Cellular phone questions/advice...

Posted:
in General Discussion edited January 2014
Hey guys -



I've been thinking here lately about getting a cellular phone. It's a first because I've always hated the whole image and idea (but that's another thread...).



Thing is, this wouldn't be to augment my home line. This would be my one and only phone, period.



At least that's my desire.



Here's the deal: I hardly EVER use my phone. I'm one of those people whose entire network of friends and family are online and using e-mail and that's how I keep in touch with the majority of them (and more frequently than I EVER did before we all got online).



I call my mom once a week back in Georgia and chat for a bit and I'll call up my best friend in Nashville maybe once or twice a month. Both calls rarely go over 15-20 minutes.



Being out this weekend, trying to meet a friend in another city to help her move, I got a little lost (she gave nutty directions) and so I was in the position of trying to find a 7-11 or gas station with a FUNCTIONING phone.



There have been other instances in the recent past where I would've given anything to have had a phone with me in the car.



I don't use the phone a lot, period, but if I had one, I'm thinking about ditching the other one and just going with one that I can take anywhere. For convenience, safety, security, etc. I like that idea.



Questions:



1. Does that make sense? Are there any downsides to NOT having a wired-in, inhouse phone? I'm not aware of any.



2. If I had only a cellular phone, can I call anywhere? Is most of the country covered now and able to send and receive any calls I may make?



3. Any brands to look for, or, conversely, to avoid at all costs? What type of plan (knowing my very low usage habits) would you recommend? Any catches or "small print" type stuff I should be aware of or that would be good for a novice like me to look out for?



4. What's a fair/reasonable price to expect to pay for the phone AND the service?



I have VERY simple needs: I just want a phone that WORKS, has some sort of voicemail (is that through the company?) and I HAVE to have Caller ID. That's a must.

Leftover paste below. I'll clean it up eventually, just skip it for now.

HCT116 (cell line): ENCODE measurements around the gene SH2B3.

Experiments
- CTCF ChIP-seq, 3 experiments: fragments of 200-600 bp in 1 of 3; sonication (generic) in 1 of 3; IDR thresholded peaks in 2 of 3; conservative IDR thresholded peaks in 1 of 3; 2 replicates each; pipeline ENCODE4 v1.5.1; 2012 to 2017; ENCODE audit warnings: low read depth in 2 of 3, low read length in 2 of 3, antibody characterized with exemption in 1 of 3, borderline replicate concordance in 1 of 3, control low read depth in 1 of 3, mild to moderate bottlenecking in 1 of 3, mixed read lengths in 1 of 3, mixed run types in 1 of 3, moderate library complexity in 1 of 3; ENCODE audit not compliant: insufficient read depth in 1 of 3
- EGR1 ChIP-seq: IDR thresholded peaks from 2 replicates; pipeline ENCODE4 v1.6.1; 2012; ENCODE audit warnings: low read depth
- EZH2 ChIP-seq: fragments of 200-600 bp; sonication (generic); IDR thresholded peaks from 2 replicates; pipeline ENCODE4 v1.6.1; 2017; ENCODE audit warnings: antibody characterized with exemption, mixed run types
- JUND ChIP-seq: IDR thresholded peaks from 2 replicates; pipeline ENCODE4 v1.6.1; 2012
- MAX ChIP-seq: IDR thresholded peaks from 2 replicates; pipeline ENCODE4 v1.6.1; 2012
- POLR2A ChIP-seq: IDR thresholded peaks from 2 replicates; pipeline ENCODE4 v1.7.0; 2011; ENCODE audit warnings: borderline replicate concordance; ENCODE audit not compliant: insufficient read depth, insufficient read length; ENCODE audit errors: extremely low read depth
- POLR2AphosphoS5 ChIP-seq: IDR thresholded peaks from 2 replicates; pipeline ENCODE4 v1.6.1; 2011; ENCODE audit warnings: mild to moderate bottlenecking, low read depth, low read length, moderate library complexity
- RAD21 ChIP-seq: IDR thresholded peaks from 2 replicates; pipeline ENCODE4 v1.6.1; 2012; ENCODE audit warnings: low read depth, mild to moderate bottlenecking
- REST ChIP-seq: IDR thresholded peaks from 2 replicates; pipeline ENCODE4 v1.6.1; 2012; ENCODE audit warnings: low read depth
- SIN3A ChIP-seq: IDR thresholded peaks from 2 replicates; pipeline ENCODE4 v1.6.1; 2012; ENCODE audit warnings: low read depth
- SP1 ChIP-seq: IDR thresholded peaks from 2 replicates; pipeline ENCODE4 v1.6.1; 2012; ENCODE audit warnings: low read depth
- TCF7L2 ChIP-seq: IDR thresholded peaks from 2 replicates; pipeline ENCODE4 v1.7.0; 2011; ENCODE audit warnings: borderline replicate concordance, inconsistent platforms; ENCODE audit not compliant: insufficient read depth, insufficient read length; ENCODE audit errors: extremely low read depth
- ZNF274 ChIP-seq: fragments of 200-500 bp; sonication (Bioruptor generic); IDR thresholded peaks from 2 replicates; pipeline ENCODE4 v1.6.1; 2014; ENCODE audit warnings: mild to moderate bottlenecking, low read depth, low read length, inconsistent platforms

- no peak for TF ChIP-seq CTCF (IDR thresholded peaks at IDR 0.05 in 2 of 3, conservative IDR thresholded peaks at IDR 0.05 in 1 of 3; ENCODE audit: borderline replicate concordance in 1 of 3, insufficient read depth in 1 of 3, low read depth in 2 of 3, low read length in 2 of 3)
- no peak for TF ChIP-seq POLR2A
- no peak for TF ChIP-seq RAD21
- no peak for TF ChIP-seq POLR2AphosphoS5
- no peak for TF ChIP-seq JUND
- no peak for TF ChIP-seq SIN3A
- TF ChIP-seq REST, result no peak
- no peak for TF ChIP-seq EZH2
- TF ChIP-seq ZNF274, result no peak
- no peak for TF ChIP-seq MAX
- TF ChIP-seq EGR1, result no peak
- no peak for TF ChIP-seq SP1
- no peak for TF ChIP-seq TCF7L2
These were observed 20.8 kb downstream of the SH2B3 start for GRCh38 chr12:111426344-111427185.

Do they make cell phones with Caller ID?



In general, how is it set up? I buy the actual hardware and then choose a company and/or plan to activate it? Or is the phone automatically tied to a company?



If I'm not happy with a particular company or plan, can I change that?



Finally, what are some of the stories and advice you can fling to me, regarding YOUR experiences (good and bad) with this stuff?



Honestly (even allowing for those occasionally longer-than-usual chats with faraway friends), I probably don't spend over 2-3 hours a month on the phone. I do a lot of quick local calls (under 5-10 minutes) and then the above-mentioned weekly calls home for 20 minutes or so.



At the absolute MOST, I might spend 4 hours a month TOTAL on the phone, but that's shooting really super high because, to be honest, I hate talking on them.



And if I'm going to get one, I only want it. Now that I have a cable modem, my needs for a wired inhouse phone line are REALLY nonexistent.



I've researched a bit of this myself, but to be honest, I don't know the terminology and the lingo and all the double talk. I don't know what the hell I'm supposed to be looking for and when I'm checking out a particular company, of course they're only going to tell me the good stuff and get all "salesman-llike" on me.



That's why I'm asking you guys. I know most of you probably have them and have WAY more experience than I ever will. Plus, I trust your opinions more than some guy who's job it is to SELL me one!







Can you help a brother out?



Feel free to e-mail me directly at [email protected] 24/7 about this if you'd prefer.



I'd appreciate any knowledge/advice I could get on this!
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Comments

  • Reply 1 of 36
    ferroferro Posts: 453member